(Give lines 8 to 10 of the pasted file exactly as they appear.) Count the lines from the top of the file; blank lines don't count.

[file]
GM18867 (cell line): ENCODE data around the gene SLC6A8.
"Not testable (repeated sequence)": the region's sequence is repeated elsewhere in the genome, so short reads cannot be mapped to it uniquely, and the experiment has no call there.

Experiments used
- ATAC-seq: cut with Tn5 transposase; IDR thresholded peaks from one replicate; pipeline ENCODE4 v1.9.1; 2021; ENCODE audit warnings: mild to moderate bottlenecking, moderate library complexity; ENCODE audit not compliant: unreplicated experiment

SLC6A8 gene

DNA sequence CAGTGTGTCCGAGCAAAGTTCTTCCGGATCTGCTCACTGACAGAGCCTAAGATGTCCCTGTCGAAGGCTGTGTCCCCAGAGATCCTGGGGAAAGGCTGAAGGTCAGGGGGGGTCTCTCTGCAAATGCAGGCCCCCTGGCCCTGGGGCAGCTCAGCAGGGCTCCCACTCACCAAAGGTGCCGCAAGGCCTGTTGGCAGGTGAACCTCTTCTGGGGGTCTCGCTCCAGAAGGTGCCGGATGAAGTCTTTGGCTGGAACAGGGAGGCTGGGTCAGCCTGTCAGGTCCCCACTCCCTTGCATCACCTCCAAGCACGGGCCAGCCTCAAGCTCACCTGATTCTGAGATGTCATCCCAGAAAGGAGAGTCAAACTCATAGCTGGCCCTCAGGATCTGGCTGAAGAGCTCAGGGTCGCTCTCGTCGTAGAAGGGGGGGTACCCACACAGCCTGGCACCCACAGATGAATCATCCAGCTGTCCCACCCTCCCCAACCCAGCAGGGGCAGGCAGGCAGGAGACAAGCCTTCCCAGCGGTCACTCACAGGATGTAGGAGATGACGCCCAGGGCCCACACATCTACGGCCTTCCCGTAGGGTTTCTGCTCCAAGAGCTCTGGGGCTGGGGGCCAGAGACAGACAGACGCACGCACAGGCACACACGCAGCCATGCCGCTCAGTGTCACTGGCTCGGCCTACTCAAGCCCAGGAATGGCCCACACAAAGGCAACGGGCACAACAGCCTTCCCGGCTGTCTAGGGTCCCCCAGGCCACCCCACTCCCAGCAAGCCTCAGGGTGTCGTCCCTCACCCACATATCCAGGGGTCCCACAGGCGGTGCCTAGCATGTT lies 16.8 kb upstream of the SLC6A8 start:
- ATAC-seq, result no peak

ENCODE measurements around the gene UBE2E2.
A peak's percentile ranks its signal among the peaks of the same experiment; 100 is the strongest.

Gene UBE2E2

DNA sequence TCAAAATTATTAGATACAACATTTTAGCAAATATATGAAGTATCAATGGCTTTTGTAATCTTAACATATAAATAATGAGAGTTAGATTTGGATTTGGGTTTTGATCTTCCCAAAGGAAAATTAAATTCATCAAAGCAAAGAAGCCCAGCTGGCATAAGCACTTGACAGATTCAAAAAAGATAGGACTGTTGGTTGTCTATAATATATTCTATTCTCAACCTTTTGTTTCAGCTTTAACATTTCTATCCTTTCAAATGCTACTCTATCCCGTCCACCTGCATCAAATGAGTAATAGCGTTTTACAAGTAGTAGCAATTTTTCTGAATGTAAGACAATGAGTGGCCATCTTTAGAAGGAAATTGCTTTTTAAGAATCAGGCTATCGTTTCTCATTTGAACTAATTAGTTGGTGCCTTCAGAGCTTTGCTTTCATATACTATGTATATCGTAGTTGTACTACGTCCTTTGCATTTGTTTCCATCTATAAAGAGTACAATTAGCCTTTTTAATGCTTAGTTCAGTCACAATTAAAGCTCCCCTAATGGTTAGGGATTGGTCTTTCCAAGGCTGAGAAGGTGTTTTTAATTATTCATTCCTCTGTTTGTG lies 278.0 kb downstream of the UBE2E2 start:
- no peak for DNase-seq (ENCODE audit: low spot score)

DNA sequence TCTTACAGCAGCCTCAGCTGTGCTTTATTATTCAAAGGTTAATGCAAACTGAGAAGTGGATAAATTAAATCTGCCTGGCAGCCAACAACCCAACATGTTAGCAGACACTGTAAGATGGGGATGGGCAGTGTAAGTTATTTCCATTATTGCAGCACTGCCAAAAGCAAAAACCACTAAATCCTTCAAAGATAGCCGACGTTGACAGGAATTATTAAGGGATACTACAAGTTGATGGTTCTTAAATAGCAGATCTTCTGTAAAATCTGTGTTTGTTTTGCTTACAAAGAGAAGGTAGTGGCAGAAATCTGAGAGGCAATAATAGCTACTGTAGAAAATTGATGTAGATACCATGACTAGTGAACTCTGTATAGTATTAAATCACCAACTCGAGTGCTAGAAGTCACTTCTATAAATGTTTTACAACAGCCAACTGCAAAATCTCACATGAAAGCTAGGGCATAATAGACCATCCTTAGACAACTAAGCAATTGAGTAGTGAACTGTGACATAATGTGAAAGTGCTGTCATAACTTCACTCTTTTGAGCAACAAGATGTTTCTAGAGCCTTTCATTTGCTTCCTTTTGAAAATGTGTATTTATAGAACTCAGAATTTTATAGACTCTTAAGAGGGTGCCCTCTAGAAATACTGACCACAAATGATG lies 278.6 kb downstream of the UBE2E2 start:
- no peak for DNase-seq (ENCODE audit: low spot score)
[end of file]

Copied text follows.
ENCODE measurements around the gene UBE2E2.
A peak's percentile ranks its signal among the peaks of the same experiment; 100 is the strongest.

Gene UBE2E2